Health Insurance

Articles about Health Insurance that may be useful to Massachusetts retirees

Dental Plan Moves Forward

NOVEMBER 2000 -
Retiree Survey Is Key To Plan Design - For the past several months, Association officers have been working
closely with officials from the state’s Group Insurance Commission
(GIC) to develop a dental plan for retirees. As members now know, the
Association was successful in securing a new law, in this year’s
budget, that requires the GIC to design a retiree pay-all dental plan,
with a target implementation date of July 1, 2001.

Quincy Retirees Win Dental Coverage

SEPTEMBER 2000 -
Plan Was 4 Years In The Making - City of Quincy retirees have won a rare benefit for municipal retirees
- dental insurance. Mayor James Sheets has agreed to extend the choice
of Delta Dental or Delta Care HMO dental plans to retirees effective
this October 1.

Harvard Pilgrim Scales Back Medicare Coverage

SEPTEMBER 2000 -
Retirees who live in the counties of Barnstable, Bristol, Plymouth, and
Worcester are soon to be in need of a new health plan, if they are
currently insured in a Harvard Pilgrim Health Care Medicare HMO. Over
11,000 public and private Medicare recipients will be affected.

Local Trend To Health Insurance Pools Continues

SEPTEMBER 2000 - MIIA Pool Experiences Steady Growth -
During the first 8 months of this year, the state's largest municipal
health insurance pool, the Massachusetts Interlocal Insurance
Association (MIIA) Health Benefits Trust, has experienced steady growth
with a 25% increase in the number of towns participating in the pool.
MIIA is the insurance arm of the Massachusetts Municipal Association
(MMA).

Ban On Balance Billing By Physicians

SEPTEMBER 2000 -
Still The Law For Retirees Living In Mass. - During her normal work day, Insurance Coordinator Cheryl Stillman
spends a good portion of time talking with members about their
insurance problems. "What I've come to notice is that members, who
retired or switched to Medicare recently, are less familiar with their
obligations, and more importantly their protections, when it comes to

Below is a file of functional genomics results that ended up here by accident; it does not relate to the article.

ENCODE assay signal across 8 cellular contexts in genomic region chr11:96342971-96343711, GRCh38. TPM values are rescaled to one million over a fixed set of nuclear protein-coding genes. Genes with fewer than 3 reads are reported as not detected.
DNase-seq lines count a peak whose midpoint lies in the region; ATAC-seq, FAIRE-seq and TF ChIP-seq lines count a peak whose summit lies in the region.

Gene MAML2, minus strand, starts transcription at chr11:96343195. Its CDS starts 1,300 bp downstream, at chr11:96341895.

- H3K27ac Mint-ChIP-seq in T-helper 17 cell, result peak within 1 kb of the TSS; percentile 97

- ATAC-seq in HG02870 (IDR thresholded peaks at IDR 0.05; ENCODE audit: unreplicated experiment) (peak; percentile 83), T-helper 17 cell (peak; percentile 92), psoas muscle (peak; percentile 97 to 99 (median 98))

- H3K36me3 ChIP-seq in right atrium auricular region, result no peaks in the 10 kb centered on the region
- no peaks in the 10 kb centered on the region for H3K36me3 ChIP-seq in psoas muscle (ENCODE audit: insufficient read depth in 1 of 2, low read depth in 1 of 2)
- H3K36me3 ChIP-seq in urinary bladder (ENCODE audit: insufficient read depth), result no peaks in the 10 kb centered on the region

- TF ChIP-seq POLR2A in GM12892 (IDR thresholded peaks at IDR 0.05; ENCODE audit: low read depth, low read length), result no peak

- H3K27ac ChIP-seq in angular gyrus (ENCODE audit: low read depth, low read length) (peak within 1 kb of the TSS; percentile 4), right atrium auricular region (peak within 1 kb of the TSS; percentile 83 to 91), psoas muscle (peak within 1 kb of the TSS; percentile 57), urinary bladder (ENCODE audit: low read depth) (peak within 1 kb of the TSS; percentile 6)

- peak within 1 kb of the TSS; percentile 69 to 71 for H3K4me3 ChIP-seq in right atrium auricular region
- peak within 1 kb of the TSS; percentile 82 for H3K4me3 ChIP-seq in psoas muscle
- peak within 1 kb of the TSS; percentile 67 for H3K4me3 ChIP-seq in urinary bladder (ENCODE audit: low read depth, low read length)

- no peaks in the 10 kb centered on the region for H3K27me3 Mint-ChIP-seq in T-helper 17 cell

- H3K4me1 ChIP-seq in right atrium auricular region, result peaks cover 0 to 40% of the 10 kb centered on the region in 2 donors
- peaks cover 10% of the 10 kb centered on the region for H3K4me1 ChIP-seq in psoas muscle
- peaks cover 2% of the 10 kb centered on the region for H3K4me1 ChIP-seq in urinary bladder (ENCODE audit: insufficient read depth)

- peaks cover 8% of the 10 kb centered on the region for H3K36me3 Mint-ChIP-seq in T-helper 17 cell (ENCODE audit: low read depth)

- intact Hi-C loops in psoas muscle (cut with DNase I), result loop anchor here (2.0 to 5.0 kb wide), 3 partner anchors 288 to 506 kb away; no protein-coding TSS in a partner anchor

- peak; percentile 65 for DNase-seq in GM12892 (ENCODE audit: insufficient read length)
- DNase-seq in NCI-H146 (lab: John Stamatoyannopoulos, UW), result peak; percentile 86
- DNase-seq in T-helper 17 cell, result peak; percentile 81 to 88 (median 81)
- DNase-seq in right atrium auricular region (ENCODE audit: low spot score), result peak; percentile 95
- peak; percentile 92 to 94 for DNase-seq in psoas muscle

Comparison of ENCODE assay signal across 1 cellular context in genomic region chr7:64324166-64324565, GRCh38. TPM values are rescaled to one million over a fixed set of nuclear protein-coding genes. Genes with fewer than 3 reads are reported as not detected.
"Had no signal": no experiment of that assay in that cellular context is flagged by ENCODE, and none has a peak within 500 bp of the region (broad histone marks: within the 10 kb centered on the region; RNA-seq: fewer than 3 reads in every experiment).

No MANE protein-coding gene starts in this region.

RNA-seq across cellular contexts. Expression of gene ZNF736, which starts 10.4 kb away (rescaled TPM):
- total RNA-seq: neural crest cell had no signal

medical bills," comments Stillman. "Perhaps a small refresher is in
order."

Survivors Need Help With Insurance Premiums

SEPTEMBER 2000 -
Lag Behind At The Local Level - One of the most neglected fringe benefit options in the cities, towns
and counties of Massachusetts is the contribution toward health
insurance premiums of the surviving spouses of deceased employees and
retirees by their governing authorities. Sadly, 160 of these cities,
towns and counties make no contribution toward the insurance premium of
these spouses.

Drug Costs: A National Crisis

SEPTEMBER 2000 -
What was considered a solution now appears to be a growing national
crisis. In order to contain increasing health care costs, particularly
those related to hospitalization, the push for greater utilization of
prescription drugs was advanced over the past several years. If a
patient could be treated for a condition with medication, costing far
less than hospital care, then why incur the additional cost?

Retirees Outraged Over Prescription Changes

SEPTEMBER 2000 -
Rocky Transition To Express Scripts - It will come as no surprise to members impacted by the Group Insurance
Commission's decision to contract with a new pharmacy benefits manager
(PBM) that the Association has been deluged with calls, letters, and
email from angry retirees.

Berkshire County Insurance Group

JULY 2000 -
Insurance Pool Continues Despite County Abolition - Exactly two years ago, we reported in the Voice on what is claimed to
be the oldest municipal health insurance pool in the Commonwealth - the
Plymouth County Health Insurance Program. Under state law (Chapter 32B)
counties, like Plymouth, can establish a health insurance program and
offer it to the municipalities, as well as authorities, districts and
other subdivisions, in that county.

Dental Passes Senate

JULY 2000 -
Senate budget writers have included our Association’s language to
institute retiree dental coverage within their version of the FY 2001
budget. The language is identical to that used by the House in April,
including $150,000 to conduct the study necessary to get the plan off
the ground.